By Mike Taibbi, NBC News correspondent
The email from the office Tuesday afternoon was a heads-up: my colleague Robert Bazell, NBC's chief science correspondent, was going to have a report on that night's NBC Nightly News with Brian Williams about a medical controversy I'd want to know about...allegations that a study about a procedure for the early detection of lung cancer had been partly funded by tobacco companies. And, the email went on, Bob's report would include a reference to me since I'd volunteered for the medical procedure at the heart of that controversy.
Ironically, just the day before, I'd kept a doctor's appointment I'd cancelled and rescheduled twice before that procedure-- actually a follow-up CT (Computer Tomography) Scan for lung cancer-- as part of an ongoing study by Dr. Claudia Henschke at the Weill Cornell Medical College in Manhattan. I'd had my initial scan in November 2006, a decision I'd made after thinking hard about it and reading as much as I could about Dr. Henschke's research.
For 40 years I'd smoked a pack of unfiltered cigarettes a day, finally quitting when my former colleague Peter Jennings died and I looked with fully open eyes for the first time at the unquestioned connections between lung cancer and cigarette smoking. My decision to submit to the one test that seemed to screen effectively for lung cancer was based on a simple conclusion I'd taken another year to reach: I wanted to know (and not simply wonder and worry) if my decades of smoking had set a time bomb in my chest that was about to go off… or already had.
I was nervous before that first scan but I came out clear. No nodules, no hint of emphysema or arterial plaque. Dr. Henschke explained that a decade of experience with these state-of-the-art scans had taught experts such as herself to identify those lesions that were most likely to be aggressive and dangerous and worth the risks of biopsy or other surgical intervention. Since I was doing a story about my own test for NBC's Nightly News I solicited the opposing view, from another cancer expert, that Dr. Henschke's research, lacking a blind study for comparison purposes, had not proven her premise.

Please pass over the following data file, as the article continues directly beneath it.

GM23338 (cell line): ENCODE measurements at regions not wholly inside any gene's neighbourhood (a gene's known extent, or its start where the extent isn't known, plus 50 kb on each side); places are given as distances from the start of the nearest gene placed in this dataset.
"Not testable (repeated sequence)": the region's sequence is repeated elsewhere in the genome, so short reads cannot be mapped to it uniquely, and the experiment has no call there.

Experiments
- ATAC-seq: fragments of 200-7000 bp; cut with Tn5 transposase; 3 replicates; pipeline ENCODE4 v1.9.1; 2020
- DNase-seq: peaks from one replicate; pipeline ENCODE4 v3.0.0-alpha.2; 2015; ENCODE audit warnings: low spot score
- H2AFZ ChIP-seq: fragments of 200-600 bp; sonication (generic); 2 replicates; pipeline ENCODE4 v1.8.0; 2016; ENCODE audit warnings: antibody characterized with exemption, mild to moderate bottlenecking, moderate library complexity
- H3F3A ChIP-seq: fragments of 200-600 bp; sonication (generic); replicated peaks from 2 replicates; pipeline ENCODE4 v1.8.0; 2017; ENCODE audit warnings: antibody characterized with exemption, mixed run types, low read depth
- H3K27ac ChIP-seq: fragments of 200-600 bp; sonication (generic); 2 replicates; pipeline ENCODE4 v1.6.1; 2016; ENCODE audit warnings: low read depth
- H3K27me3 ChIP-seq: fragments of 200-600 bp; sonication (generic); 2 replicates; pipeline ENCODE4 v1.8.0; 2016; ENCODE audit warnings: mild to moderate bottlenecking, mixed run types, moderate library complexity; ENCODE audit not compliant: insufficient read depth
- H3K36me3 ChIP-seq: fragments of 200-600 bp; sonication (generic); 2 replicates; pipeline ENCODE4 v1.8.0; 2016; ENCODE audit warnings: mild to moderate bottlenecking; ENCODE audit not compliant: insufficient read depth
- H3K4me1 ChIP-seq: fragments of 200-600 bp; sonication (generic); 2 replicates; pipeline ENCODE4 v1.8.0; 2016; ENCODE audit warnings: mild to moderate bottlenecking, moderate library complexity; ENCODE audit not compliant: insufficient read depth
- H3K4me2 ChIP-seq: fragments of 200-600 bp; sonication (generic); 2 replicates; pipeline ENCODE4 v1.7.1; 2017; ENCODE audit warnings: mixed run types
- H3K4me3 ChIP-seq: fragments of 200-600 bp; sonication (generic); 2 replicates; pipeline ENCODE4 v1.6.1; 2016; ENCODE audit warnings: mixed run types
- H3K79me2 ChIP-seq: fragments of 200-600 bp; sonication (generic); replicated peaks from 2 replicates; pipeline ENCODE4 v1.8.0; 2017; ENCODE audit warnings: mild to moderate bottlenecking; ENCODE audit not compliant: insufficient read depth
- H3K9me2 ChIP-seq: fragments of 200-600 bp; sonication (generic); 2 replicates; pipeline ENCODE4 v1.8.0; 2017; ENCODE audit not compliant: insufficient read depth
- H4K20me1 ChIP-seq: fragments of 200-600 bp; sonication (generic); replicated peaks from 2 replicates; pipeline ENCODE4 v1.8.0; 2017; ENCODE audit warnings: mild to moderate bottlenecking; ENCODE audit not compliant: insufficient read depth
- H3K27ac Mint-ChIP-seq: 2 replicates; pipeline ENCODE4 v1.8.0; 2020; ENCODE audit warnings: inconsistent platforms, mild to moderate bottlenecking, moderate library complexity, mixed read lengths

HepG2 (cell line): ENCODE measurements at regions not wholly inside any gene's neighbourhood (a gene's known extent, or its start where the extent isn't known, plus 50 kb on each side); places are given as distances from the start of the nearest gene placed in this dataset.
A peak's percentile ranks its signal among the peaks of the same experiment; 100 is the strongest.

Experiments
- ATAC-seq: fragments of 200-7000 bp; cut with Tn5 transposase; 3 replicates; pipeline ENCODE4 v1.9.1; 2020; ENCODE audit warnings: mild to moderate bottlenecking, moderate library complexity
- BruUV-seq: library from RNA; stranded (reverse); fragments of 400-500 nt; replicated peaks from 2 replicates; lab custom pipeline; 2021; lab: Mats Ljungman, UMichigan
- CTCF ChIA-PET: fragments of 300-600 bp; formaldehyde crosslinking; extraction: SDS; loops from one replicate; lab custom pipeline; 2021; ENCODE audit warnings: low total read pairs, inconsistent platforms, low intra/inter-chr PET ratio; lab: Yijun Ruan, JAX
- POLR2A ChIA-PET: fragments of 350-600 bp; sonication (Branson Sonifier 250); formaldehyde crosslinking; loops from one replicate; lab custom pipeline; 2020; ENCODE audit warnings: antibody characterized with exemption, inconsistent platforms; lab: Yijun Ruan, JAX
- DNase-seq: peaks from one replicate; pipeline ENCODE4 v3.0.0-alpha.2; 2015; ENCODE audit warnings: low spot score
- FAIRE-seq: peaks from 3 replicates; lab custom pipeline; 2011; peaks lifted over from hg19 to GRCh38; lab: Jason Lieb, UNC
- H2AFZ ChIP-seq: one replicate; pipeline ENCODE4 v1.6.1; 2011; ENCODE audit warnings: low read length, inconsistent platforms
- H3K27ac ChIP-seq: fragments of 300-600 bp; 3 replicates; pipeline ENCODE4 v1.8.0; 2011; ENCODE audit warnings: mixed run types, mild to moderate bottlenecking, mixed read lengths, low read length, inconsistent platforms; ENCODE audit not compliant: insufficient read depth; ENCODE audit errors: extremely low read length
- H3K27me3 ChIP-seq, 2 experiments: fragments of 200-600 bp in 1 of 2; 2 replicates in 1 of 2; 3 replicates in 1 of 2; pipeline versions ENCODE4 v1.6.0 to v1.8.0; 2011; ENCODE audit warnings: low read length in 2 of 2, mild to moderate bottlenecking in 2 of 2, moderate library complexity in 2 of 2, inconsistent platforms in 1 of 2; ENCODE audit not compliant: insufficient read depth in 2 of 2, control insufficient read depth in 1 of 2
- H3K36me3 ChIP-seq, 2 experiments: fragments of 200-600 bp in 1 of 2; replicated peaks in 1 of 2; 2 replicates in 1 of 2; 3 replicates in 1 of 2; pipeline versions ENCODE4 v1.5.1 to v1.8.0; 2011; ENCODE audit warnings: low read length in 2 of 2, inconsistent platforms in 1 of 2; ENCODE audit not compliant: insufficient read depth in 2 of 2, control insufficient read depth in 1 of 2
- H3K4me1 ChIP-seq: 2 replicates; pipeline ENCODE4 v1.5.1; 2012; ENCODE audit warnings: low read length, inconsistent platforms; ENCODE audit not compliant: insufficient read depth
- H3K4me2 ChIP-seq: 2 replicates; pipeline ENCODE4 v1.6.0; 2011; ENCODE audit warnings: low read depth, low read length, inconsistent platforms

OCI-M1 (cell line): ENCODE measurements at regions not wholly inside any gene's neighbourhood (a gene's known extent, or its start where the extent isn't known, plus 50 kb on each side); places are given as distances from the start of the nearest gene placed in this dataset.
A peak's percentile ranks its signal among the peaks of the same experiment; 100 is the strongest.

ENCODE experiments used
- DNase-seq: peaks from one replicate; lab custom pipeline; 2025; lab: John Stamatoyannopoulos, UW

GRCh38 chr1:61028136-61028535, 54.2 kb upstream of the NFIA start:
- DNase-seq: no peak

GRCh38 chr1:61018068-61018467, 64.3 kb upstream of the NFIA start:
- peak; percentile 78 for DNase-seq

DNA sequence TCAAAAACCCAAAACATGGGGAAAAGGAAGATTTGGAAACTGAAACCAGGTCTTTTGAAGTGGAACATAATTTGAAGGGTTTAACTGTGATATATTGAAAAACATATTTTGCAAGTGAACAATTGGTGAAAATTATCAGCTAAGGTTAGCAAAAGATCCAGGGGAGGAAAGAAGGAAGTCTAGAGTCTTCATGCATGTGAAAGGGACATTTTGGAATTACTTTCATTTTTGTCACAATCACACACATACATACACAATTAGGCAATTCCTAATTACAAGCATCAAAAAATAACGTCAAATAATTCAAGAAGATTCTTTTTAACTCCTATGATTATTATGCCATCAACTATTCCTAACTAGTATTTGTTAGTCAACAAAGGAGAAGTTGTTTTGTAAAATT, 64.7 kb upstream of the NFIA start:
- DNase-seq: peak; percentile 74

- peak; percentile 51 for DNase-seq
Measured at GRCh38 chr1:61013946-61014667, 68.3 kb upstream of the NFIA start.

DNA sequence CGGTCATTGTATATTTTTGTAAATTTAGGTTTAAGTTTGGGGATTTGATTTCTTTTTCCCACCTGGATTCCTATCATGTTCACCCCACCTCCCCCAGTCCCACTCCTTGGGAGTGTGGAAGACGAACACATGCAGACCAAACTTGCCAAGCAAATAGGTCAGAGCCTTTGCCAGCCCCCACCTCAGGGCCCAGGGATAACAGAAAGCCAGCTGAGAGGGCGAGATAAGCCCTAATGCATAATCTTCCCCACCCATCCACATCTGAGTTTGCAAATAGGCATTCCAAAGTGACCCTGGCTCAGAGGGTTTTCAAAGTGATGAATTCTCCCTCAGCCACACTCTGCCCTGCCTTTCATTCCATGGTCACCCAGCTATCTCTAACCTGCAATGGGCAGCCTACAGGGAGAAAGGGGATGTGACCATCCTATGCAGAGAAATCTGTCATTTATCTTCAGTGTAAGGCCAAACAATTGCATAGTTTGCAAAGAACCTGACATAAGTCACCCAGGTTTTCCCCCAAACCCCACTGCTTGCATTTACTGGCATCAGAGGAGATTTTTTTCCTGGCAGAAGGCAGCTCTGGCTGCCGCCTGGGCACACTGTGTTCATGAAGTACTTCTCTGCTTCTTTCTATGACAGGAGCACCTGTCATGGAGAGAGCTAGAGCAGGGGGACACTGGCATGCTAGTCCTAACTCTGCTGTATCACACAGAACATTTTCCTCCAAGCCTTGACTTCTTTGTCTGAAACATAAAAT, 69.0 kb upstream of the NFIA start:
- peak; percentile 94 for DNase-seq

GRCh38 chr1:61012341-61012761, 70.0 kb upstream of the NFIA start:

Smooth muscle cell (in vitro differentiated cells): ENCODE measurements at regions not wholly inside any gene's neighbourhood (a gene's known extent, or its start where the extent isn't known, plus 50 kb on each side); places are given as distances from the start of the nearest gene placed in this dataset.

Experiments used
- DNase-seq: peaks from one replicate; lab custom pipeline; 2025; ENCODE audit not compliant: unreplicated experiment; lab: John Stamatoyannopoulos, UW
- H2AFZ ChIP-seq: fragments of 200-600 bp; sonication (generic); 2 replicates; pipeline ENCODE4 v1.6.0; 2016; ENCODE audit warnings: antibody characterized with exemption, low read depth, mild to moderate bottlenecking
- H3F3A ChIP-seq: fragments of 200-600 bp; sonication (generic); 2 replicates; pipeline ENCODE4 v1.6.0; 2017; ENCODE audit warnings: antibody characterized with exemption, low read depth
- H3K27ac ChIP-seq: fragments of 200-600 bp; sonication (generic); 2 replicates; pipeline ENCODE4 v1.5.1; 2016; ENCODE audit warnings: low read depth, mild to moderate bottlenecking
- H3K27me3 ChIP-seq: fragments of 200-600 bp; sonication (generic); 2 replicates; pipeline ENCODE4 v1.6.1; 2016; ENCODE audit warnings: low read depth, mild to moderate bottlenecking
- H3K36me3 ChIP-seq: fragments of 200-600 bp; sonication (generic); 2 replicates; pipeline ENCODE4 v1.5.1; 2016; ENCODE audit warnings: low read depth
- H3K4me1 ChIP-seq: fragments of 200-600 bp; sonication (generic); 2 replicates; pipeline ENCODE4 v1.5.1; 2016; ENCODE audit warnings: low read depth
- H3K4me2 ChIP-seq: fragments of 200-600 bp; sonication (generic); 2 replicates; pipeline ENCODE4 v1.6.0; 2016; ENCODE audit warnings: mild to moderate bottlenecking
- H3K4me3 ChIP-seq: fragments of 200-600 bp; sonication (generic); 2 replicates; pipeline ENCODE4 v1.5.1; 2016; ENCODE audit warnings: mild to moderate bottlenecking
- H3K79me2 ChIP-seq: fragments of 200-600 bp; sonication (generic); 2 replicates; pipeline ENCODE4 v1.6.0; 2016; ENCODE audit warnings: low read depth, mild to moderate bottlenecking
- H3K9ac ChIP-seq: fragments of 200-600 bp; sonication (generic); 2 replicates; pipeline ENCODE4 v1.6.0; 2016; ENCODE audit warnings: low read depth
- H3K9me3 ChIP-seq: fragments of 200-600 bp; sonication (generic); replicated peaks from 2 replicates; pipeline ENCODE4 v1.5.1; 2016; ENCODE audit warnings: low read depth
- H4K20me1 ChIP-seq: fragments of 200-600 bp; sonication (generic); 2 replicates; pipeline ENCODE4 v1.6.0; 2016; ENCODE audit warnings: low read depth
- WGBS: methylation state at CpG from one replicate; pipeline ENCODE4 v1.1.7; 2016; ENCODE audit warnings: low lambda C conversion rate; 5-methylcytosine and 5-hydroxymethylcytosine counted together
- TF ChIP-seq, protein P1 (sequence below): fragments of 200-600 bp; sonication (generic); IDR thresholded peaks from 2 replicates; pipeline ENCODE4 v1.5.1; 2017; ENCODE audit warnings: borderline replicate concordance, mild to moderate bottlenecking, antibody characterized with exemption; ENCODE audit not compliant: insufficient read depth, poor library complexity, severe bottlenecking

But personally I considered that early detection had proved a dramatic benefit in the mortality rates from breast and prostate cancers; why wouldn't it prove equally beneficial in detecting lung cancer in its early stages? So I took the test, accepted those first healthy results as only being a baseline for future tests, and agreed to return this year (and every year as part of my annual physical).
"No change," Dr. Henschke said, slightly out of breath after leaving a meeting to go over my scan results with me. "The same good news as last time…" She said something about some other issues she was wrestling with and I mumbled something about having heard or read about continuing criticisms of her research program. She said something back that I didn't quite pick up… I was already reaching for my coat to leave…but all I'd really wanted to hear were those first words she'd spoken to me: "Good news. No change…" I thanked her and returned to work.
So imagine my surprise when I opened the paper the next morning to learn the "other issues" Dr. Henschke was dealing with on the day I'd gotten my second scan had to do with dramatic allegations that millions in funding for her project had been provided by a cigarette manufacturer, and that she and others had set up a foundation through which those funds were paid as a way of making the financial support for her project less than transparent.
The press accounts of the controversy included suggestions by critics that the mere fact that funding had been provided by cigarette makers suggested those tobacco interests had a dark motive: to imply for smokers that they could simply keep smoking until regular scans showed a problem was beginning, at which point they could nip it in the bud. Both Dr. Henschke and her colleagues and the spokesman for the cigarette groups insisted vehemently that those groups "had no control or influence over the research."
My colleague Bob Bazell's report on the controversy on last night's edition of NBC Nightly News with Brian Williams did in fact make an appropriate reference that I'd volunteered to be scanned last year. Fair play, and so is a full examination of the connection between cigarette makers who provided millions in funding and the work of an esteemed researcher who has worked for years to reduce the horrendous mortality rates from lung cancer.
For my part… I'm a man in my 50s who smoked for four decades, and I want to live as long as I can. I know that male smokers are 20 times more likely to develop lung cancer than are male non-smokers. I know they live an average of 14 years less than non-smokers. I know the 5-year survival rate for diagnosed lung cancer patients remains abysmal, the treatment options limited and largely ineffective.
So, yes, I'll be curious to see how the controversy over the screening program plays out; but the early detection provided by the screening technology is picking up support around the country and around the world. Once a year, unless I'm convinced there's no benefit, I'll slide into the machine again and hope that afterward Dr. Henschke or some other expert will look at the images and repeat those words: "Good news. No change…"